In the time since Kristine and I went separate ways, we stayed in touch occasionally. From what I could tell, she was extremely successful in her jobs and employment which were more traditional than I would have expected from her but that is not unusual as people grow in their lives. She started a family and was living a happy and healthy life. Things seemed to change when she moved back to Pennsylvania. She had a beautiful home and was raising small domestic goats and chickens in a country home; she had 3 beautiful and talented children and her life seemed perfect. But she was having more conflicts with her family, particularly her mother and more recently with her ex-husband. In the several times that I was able to see Kristine with her children and husband over the years, she was always and unwaveringly a loving, caring and concerned parent. She kept them safe, clothed, fed and well cared for above all else. She cared about the future of her children, she promoted creative outlets to them, she advocated for their challenges and overall being individuals and not being absorbed by a society that dictates your values. This was done in a healthy and safe way as any parent would from what I could see. I did notice Kristine having more frustration with her marriage but she did not share very much with me until recently. However, this didn’t surprise me because I don’t think Kristine wanted people to see her vulnerable or weaker side. She always wants to be seen as strong and in control. Of course, we all want that and yet all have times of weakness, fear and vulnerability.
Having been through a divorce in the past 5 years myself, I can say that it is never as simple or easy as it seems from the outside. Even when you are in favor of a divorce or separation, the challenge of separating yourself from your committed life partner, the feelings of betrayal and failure, and the emotional grievance of letting go of a life-dream you cannot recreate, can be far more stressful and painful than we often let others see or believe. We try to move on for our children.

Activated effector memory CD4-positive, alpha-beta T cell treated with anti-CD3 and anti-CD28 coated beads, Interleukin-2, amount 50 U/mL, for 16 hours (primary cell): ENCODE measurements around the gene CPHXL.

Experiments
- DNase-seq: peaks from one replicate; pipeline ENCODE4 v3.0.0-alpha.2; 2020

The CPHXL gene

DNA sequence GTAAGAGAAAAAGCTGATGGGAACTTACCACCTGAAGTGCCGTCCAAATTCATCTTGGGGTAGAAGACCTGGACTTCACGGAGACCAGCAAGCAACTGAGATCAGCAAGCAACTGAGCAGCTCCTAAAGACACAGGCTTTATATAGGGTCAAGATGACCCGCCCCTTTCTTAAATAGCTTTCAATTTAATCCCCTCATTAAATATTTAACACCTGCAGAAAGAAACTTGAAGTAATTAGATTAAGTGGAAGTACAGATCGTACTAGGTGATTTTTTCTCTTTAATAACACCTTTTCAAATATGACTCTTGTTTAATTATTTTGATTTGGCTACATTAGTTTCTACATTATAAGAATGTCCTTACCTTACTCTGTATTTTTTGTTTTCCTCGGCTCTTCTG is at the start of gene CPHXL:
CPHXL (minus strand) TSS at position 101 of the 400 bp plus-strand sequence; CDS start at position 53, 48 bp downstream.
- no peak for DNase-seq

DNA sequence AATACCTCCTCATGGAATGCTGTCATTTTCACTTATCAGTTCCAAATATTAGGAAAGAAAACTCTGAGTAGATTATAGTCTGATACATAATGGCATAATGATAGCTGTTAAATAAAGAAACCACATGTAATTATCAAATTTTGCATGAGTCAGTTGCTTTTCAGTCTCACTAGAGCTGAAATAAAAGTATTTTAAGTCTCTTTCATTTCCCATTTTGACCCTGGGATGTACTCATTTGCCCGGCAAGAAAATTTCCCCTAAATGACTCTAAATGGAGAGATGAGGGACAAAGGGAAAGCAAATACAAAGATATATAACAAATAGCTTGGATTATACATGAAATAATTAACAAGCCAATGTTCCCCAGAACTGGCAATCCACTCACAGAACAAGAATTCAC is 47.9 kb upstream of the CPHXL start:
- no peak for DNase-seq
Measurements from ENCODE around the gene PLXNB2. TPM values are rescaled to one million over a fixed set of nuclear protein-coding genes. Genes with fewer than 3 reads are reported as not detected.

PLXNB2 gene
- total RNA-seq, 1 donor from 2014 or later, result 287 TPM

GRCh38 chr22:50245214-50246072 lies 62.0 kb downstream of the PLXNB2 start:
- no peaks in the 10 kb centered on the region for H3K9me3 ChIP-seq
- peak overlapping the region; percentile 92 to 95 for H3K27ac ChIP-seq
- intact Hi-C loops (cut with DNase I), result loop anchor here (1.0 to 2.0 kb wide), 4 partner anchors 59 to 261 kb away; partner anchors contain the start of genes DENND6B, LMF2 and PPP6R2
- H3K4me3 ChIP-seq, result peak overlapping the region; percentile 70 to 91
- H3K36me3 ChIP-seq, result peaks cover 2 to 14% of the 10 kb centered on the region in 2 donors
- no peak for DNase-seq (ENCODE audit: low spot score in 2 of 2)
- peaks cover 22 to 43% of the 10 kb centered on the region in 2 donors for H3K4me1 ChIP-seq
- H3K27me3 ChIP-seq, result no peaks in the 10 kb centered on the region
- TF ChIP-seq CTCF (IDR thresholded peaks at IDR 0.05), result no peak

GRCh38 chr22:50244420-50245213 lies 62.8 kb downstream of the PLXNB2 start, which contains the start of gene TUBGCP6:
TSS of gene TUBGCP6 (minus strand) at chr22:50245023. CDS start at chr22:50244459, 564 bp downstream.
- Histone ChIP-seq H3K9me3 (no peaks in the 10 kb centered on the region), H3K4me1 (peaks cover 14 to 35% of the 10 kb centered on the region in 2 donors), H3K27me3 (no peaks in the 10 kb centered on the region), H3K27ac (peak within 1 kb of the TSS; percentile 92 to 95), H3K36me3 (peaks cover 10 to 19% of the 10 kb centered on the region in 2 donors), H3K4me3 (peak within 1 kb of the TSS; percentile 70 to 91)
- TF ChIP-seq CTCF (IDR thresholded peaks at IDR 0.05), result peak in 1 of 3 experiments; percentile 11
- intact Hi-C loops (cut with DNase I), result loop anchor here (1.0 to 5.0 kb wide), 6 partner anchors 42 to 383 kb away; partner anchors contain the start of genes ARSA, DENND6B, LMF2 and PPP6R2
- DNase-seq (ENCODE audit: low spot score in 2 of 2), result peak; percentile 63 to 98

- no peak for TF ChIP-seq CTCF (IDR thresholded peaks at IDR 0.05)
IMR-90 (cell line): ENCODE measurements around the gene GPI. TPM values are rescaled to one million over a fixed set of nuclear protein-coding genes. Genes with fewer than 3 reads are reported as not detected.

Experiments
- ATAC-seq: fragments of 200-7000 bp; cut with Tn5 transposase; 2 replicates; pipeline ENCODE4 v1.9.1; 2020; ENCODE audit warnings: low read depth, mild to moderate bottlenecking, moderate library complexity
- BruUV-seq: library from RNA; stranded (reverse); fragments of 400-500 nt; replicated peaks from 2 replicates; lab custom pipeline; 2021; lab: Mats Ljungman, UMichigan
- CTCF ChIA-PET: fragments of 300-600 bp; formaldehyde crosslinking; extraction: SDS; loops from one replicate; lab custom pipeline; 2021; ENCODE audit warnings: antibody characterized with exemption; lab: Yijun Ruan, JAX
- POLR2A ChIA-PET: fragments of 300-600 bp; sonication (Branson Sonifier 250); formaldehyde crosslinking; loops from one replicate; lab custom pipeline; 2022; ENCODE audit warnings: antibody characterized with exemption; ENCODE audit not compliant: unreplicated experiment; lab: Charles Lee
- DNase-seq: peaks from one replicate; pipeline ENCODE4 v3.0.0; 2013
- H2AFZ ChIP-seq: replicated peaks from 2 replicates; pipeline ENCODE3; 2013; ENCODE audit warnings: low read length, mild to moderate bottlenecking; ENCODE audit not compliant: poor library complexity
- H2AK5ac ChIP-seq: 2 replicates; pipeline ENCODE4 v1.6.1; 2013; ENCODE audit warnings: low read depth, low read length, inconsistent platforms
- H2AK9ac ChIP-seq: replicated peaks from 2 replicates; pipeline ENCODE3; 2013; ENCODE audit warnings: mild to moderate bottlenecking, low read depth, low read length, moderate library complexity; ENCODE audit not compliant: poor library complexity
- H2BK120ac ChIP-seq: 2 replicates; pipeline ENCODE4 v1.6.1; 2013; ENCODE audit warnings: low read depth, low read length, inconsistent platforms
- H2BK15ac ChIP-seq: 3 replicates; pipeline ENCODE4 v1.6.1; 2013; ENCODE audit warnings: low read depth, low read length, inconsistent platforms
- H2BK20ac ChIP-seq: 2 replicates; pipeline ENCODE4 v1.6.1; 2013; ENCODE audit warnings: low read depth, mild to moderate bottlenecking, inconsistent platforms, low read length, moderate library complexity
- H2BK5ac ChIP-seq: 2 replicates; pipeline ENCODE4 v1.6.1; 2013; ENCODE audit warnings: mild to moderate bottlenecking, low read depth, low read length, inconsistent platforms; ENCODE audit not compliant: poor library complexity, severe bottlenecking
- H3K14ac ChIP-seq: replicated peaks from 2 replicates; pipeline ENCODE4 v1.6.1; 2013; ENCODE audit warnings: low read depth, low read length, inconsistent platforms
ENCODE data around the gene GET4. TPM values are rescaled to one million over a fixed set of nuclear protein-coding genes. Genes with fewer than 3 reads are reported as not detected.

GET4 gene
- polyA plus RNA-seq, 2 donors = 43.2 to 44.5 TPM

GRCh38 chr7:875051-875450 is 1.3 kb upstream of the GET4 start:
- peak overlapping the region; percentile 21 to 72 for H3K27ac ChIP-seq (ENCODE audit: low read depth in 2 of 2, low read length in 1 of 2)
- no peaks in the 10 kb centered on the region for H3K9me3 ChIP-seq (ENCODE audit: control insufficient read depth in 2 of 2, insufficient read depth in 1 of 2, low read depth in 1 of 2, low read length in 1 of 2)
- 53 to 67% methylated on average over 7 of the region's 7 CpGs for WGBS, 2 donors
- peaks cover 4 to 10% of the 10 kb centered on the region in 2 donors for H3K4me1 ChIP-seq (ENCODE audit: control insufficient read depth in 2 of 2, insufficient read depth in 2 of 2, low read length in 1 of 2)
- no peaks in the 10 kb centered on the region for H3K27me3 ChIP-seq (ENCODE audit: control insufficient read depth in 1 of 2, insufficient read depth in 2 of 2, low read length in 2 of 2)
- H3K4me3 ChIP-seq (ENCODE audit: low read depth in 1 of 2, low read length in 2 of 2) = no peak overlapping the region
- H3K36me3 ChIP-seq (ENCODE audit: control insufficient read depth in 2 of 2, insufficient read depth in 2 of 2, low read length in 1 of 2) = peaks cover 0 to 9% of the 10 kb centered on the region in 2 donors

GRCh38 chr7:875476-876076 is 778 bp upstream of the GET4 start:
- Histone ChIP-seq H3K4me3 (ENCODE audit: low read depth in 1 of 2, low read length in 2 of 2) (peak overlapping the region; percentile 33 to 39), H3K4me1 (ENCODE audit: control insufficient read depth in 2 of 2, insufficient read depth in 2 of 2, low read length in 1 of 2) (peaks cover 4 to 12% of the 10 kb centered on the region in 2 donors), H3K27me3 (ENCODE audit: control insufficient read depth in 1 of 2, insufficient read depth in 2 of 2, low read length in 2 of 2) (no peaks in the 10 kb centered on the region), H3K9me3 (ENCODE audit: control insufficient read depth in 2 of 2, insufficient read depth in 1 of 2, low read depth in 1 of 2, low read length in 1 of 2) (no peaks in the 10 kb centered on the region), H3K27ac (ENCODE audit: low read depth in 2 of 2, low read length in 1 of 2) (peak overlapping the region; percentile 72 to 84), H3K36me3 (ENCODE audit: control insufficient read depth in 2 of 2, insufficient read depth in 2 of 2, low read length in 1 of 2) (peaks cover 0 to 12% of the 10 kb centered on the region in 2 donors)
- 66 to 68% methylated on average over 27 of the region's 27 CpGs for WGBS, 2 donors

I firmly believe that Kristine is now trying to figure out what she wants for her life and as an individual in a way that she did not allow herself back during our school years together. Rather, despite all of her outward expression and desire to live a different life, she ultimately wanted to please her parents and have a loving family and earn that unconditional love through her life choices by proving she could do it. But that did not make her happy. Now that some parts of that have not worked out, I see that Kristine is trying hard to find herself again. I can’t say she may not have made some decisions that are questionable. I honestly don’t have insights into much of her day to day life. I believe she will find herself again and find happiness in that. In the meantime, she’s in crisis and is alone in world of people that do not understand her. But I have never questioned her ability as a mother, as a responsible, intelligent and loving person, as a creative and productive part of society.
I am very hopeful that Kristine gets some support for the emotional difficulty of her divorce and her lack of family support (in a way that she needs it). But baring any danger to her children, I cannot understand how her children could possibly benefit from not being able to be with their mother, in her incredible loving presence, getting her guidance and insights and knowing that she is their rock. If nothing else, children need to know their parents, be with their parents and experience that unconditional love and support to grow up strong. And Kristine is an incredible person who loves her children.
I realize there is much I am not able to see or know from the distance between us. But I have no doubt Kristine is a loving mother who cares more for her children, their safety and well-being, their upbringing and future...and that is of more importance to her than anything else in the world. There is nothing dangerous or derelict in her ability to be a mother. She’s seeking personal growth and needs support, help and understanding from people who are willing to listen and accept her unique perspectives, but not interpret those as a detriment to her person.
Please feel free to call on me for any further information. I hope this is helpful.
Great Northern Landscape Conservation Cooperative